21 Jan 2022

Covid-19: Mixed reactions over Northland moving to 'orange' traffic light

9:05 am on 21 January 2022

Northlanders have expressed mixed reactions over the government's decision to move Te Tai Tokerau to the 'orange' traffic light setting overnight.

Border checkpoint in the far north

Te Tai Tokerau Border Control had put in place measures around Northland's border during the red setting of the Covid-19 Protection Framework. Photo: RNZ / Angus Dreaver

After a relatively Covid-free summer, Northland has moved out of 'red' for the first time since the traffic light system came in; a total 48 days.

The orange setting frees up hospitality venues that can now ditch gathering limits and physical distancing, provided they use vaccine certificates.

Hospitality New Zealand Northland president John Maurice said the change was long overdue and desperately needed by cafes and restaurants.

"It's about time we moved into orange, with the rest of New Zealand, because there's no doubt our staying in red has deterred a lot of visitors."

"Subsequently, the region's hospitality and accommodations providers have suffered as a result. So it's excellent news."

Northland Chamber of Commerce chief executive Steve Smith said he had mixed feelings about the change due to the normally-booming summer period nearing an end.

"You could argue of course, and I know it's easy in hindsight, that we shouldn't have been in red to start with. I guess orange is a step forward."

While businesses are celebrating this step-change in traffic lights, Tai Tokerau Border Control (TBC) has slammed the move as "bloody ridiculous".

The group - which helped police run December's checkpoints - maintain that Northland should stay at red until the population hits 90 percent doubled-vaccinated.

Northland DHBs vaccination rates currently sit at 89 percent single dose and 86 percent fully-vaccinated.

TBC leader Hone Harawira said they were given a day's notice to give feedback on moving Northland to orange and any feedback that was put to government had been ignored.

"Kaimaumau is the only place in Northland that should be switching between red to orange. Switching the Covid traffic lights from red to orange though is bloody ridiculous, and is not supported by either the iwi or health authorities in Northland."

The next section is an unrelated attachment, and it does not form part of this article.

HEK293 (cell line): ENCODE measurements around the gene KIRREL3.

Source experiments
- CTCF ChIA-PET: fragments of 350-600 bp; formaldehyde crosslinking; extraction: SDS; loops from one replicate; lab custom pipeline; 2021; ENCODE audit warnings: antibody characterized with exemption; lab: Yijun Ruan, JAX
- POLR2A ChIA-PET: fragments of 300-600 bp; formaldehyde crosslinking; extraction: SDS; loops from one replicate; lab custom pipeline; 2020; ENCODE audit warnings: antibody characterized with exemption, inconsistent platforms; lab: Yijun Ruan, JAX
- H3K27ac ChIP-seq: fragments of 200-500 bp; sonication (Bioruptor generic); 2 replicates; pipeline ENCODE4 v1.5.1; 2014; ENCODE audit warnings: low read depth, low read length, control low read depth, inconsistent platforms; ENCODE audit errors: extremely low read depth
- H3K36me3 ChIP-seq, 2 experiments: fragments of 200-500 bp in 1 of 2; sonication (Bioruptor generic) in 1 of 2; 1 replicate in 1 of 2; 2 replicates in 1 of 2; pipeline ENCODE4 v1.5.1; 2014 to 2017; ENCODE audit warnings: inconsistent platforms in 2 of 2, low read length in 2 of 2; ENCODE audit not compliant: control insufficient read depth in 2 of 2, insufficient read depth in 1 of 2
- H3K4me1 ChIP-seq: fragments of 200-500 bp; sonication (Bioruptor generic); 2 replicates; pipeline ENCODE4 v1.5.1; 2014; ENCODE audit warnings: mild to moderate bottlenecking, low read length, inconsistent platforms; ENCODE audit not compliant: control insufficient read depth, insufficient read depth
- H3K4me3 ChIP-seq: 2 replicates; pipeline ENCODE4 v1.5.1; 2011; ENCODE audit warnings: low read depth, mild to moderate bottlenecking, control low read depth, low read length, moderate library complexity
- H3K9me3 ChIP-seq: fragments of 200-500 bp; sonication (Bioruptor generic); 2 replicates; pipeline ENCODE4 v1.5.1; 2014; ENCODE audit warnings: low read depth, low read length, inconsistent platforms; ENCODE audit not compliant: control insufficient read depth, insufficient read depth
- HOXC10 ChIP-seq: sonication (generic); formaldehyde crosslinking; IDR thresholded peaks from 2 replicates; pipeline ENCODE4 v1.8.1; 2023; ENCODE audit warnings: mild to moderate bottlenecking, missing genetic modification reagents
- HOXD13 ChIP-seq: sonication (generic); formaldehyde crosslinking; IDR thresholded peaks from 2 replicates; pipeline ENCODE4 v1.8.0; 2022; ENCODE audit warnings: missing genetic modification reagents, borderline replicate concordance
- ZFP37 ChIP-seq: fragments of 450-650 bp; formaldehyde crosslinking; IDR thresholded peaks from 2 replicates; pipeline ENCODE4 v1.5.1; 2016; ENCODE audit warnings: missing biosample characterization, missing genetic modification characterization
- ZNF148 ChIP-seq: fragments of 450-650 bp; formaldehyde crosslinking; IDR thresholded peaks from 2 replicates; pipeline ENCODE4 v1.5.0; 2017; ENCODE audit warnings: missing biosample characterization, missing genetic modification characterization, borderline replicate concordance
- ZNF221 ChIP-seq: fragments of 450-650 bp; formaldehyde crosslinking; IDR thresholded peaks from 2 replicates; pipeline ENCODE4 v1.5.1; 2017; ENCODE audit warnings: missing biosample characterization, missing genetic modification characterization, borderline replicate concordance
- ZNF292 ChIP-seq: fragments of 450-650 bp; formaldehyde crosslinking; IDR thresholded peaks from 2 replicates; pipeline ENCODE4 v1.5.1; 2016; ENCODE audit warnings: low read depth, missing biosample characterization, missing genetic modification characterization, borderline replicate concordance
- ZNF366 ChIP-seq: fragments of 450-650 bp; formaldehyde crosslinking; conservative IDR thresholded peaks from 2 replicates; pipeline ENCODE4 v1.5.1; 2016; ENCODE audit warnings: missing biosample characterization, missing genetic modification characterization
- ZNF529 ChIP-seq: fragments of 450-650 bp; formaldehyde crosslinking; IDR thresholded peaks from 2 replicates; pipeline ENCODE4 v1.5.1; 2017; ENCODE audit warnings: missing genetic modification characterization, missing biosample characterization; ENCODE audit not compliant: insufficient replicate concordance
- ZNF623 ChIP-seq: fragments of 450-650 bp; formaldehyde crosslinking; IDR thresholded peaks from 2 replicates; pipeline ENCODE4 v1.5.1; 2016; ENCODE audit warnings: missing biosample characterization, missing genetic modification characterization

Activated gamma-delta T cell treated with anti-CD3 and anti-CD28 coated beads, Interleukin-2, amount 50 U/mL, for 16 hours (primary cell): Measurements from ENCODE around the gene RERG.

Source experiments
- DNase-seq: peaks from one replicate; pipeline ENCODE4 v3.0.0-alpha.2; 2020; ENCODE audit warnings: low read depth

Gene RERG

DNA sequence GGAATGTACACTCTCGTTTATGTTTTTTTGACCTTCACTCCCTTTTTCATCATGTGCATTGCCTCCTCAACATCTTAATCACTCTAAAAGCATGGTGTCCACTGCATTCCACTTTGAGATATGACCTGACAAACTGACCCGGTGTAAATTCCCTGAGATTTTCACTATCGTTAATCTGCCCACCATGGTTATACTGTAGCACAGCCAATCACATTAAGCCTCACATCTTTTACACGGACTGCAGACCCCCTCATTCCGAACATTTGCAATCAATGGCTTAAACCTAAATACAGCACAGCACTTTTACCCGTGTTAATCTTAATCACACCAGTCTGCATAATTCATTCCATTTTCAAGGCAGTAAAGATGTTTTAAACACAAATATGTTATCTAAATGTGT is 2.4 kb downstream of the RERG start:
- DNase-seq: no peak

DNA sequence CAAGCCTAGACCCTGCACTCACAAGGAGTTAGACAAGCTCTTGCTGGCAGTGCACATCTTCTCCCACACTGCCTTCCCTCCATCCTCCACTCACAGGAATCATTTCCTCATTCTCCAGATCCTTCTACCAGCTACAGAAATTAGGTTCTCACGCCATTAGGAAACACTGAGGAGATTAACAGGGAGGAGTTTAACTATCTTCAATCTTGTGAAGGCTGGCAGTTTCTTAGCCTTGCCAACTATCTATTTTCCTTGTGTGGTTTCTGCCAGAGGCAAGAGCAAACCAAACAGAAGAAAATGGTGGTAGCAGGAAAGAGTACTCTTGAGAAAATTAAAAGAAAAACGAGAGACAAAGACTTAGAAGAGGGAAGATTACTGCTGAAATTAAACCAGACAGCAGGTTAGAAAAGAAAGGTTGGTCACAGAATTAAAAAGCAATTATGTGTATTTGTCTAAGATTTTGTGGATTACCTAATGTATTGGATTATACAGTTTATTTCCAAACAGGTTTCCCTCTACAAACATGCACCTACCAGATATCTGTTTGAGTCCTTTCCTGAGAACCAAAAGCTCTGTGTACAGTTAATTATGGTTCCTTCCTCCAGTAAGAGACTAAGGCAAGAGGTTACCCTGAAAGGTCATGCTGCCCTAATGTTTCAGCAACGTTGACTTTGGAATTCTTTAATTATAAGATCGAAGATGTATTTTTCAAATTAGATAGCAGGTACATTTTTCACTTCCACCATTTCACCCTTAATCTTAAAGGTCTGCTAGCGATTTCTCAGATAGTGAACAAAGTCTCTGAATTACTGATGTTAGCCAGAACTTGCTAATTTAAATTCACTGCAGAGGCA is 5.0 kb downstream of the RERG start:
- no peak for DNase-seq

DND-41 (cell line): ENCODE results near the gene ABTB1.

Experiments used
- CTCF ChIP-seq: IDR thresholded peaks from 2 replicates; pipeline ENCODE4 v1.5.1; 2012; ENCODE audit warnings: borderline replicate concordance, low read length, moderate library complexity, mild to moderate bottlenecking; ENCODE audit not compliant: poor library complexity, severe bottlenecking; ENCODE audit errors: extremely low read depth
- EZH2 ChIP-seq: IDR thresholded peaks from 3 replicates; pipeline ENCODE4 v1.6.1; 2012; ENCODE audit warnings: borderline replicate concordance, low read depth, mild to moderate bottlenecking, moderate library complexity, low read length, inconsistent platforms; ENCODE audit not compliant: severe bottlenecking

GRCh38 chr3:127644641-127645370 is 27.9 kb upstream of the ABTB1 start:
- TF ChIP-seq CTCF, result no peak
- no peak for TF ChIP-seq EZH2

He said Tai Tokerau Māori were already five times more likely to get Covid-19 and when Omicron entered the community it would have a huge impact on them because of health issues, low vaccination rates and close living quarters.

"If you get Delta in the home by the end of two or three days there might be just the one person who has still got it, you get Omicron within the home within 24 hours the whole household can have it."

Harawira said he did not understand the government's rationale for moving Northland from red to orange.

TBC regional coordinator Reuben Taipari said he felt stressed and disappointed when he heard yesterday's news.

He argued that Northland - with a larger Māori population, lower vaccination rates and worse economic and health indicators - was unique, and should be treated as such.

Taipari was also concerned the move to orange would affect Tai Tokerau Border Control's ability to protect its community, with Waitangi commemorations just around the corner.

"With the right security and authority we could do initiatives, run good campaigns and do vigilant checkpoints to ensure the events are managed and safe for our communities.

"It's our responsibility to push for better conditions for them and be part of that solution and it gets reduced when we can't stand up checkpoints or take our authority as enforcement officers."

Hone Harawira talks to Inspector Riki Whiu at Waiomio checkpoint in Northland

Tai Tokerau Border Control leader Hone Harawira talks to Inspector Riki Whiu at Waiomio checkpoint in Northland. Photo: RNZ / Nita Blake-Persen

Waitangi draws an influx of visitors to Te Tai Tokerau but whether this will be the case this year remains to be seen as the government warns Omicron could be in the community any day now.

Northland Chamber of Commerce's Steve Smith said businesses would be hoping to claw back any lost revenue in the coming days and weeks but the threat of Omicron may mean Te Tai Tokerau's stint in 'orange' was short-lived.

"It'll be interesting to see how long we stay in orange with respect to the government's decisions in and around Omicron, but I guess that's something we can't really guess at this stage. We just don't know."

The government has made it clear that if Omicron pops up in the community, in cases not related to the border, all regions will move to the 'red' traffic light setting within 24 to 48 hours.

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